I have an interest in electronics from the 1960's and 1970's. One rather
unique product of that time is a hands-on "building block" approach
to putting circuits together, somewhat like the much more recent Legos
RCX controller and associated attachments.
This article describes the introduction of the Raytheon Lectron series of electronic block kits.
If you have any of these kits gathering dust and would like it to have a good home, please send me an e-mail.
Instant is the word of the jet age. Time grows more valuable every day. Once we spent six days in leisure travel from New York to California by train. Now we can't wait for a supersonic jet to get us there before we leave. And so it is with electronics. There's a mountain of information to learn in what always turns out to be too little time.
To help grease the skids of learning basic electronics and get your hands into practical working circuits, there's a new kit of domino-like plastic electronic boxes. Now, this isn't just an electronic game. It's the way to instant learning.
Big drag when studying electronics is putting circuits together. It's time-consuming to cut and twist component leads, connect them, solder them, support them and keep them from shorting. You have enough to do just learning how a circuit operates. And then think of the mess when you take everything apart for another experiment. Solder drippings, burned finger, broken leads, sloppy layouts, heat-damaged semiconductors - all of this makes you wish you'd never started.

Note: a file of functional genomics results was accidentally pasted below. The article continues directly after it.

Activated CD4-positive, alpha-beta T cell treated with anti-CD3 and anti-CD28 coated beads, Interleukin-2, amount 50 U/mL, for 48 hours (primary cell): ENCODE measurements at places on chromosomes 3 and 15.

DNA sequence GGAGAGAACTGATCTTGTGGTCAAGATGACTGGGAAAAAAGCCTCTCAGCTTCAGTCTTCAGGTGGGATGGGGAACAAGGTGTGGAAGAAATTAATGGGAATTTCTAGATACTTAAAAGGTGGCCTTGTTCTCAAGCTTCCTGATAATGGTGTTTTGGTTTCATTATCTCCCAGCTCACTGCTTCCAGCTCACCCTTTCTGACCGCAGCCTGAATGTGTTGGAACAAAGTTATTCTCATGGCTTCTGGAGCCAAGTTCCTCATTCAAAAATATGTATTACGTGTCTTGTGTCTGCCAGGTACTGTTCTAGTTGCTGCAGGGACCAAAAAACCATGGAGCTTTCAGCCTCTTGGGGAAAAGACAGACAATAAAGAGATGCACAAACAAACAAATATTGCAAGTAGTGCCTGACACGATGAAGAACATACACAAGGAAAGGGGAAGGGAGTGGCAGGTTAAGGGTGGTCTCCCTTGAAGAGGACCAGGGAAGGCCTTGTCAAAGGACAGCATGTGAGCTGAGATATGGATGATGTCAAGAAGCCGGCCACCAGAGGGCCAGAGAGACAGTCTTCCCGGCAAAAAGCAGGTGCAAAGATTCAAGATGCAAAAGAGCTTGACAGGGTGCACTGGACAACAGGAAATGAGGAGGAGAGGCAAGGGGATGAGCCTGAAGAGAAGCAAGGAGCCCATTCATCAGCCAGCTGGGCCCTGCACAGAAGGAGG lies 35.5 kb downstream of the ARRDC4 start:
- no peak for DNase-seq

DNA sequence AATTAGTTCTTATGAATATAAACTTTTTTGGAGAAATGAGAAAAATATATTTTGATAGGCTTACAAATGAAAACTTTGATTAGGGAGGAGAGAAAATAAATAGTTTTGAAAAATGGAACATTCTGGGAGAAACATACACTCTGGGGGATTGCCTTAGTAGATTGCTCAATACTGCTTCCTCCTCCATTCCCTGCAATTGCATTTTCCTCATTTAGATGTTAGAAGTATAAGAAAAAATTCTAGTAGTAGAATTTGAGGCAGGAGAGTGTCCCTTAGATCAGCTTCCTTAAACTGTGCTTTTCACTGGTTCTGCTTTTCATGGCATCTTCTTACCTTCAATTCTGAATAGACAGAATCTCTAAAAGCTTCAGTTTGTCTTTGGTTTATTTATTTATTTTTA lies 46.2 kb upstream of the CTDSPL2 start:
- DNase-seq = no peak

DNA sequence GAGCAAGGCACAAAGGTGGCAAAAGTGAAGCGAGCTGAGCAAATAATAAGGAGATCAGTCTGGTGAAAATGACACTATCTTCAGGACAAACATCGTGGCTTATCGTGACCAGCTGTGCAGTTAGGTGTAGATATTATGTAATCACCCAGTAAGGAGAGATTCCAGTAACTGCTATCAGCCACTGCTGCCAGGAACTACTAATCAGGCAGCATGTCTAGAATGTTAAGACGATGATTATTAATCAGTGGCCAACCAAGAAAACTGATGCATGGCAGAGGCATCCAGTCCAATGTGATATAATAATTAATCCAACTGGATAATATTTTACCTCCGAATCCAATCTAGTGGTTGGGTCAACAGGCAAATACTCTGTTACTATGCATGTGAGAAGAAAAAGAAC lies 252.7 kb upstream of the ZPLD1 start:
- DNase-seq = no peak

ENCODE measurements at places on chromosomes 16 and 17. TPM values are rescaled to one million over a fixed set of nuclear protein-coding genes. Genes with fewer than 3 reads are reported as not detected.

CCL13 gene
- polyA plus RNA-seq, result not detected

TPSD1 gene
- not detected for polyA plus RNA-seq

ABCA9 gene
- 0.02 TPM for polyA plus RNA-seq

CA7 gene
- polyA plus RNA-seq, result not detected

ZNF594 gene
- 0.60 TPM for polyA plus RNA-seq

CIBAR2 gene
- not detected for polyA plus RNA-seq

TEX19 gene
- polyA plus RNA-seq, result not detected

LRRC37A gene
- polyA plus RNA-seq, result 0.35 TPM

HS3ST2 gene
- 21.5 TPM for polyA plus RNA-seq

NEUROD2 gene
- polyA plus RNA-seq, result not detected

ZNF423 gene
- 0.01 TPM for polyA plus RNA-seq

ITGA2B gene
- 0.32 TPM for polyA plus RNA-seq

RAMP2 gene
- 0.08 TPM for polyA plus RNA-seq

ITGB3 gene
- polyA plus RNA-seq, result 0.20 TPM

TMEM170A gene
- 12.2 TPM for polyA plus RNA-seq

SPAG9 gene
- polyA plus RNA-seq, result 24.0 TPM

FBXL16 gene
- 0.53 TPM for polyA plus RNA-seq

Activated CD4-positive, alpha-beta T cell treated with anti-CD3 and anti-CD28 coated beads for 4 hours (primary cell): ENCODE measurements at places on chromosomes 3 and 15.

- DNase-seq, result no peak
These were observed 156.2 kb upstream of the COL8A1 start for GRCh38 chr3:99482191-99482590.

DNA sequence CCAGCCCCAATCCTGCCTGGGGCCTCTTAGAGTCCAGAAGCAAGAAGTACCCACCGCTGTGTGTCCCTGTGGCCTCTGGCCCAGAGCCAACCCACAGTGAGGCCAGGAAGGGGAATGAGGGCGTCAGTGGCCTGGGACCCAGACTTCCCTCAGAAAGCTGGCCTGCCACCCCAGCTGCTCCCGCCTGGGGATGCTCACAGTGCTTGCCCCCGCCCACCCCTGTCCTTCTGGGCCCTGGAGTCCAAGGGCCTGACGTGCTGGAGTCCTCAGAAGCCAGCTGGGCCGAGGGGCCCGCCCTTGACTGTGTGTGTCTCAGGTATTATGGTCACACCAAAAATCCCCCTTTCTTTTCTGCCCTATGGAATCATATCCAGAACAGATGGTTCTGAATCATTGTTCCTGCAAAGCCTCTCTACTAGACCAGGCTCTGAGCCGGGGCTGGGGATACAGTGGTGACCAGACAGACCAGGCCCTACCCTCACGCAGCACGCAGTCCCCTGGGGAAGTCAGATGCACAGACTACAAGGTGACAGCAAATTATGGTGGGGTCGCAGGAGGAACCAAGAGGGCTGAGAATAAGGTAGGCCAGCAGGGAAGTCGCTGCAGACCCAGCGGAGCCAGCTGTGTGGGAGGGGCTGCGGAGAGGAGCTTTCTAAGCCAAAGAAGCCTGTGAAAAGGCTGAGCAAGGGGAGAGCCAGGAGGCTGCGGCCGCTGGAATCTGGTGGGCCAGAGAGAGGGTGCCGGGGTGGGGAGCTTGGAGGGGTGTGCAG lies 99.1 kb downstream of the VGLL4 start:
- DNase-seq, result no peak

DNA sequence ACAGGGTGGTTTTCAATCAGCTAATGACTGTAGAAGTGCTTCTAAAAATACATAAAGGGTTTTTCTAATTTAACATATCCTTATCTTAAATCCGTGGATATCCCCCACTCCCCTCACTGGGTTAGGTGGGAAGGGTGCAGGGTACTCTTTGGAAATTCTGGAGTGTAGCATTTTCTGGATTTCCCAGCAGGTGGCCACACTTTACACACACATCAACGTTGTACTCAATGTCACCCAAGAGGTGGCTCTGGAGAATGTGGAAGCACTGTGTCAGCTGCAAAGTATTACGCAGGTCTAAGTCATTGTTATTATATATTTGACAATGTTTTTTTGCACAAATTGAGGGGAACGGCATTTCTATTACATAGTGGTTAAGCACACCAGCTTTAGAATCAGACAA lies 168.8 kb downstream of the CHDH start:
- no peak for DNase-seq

But now it can be as much fun to put electronic circuits together and to learn fundamentals as it is to put words together when you play Scrabble. The Egger-Lectron Model 8400 learning aid is imported from Germany and will be distributed by the Macalaster Scientific Co. (a subsidiary of Raytheon), 186 Third Ave., Waltham, Mass., 02154. In this country they will be called electronic dominoes.
Just about anyone can put together an operating circuit as easily as they could play real dominoes. Each of the plastic boxes contains one or more electronic components or an interconnecting part. The kit supplied to us by Raytheon contains a carefully-selected collection of components, all neatly done up in plastic boxes bearing a schematic symbol of the contents, a manual of experiments and two work boards. Even a 9-year-old child can match the marked dominoes with those on the schematics to build and demonstrate a light meter, electronic thermometer, tone generator or radio - to mention a few of the 90 experiments in the manual that accompanies the complete set. For the high school student, there are more advanced projects such as a three-transistor reflex-AM radio, metering circuits, transistor-testers and simple computer flip-flops.
The three-transistor reflex-AM radio and several smaller circuits were put together in about an hour the first evening we worked with the set. And that included time for experimenting - which is at least half the fun of building the circuits. Of course, if you want to snap the boxes together really fast, give the circuit a quick test, then pull it apart and snap together another circuit. You could do eight or ten circuits in an hour.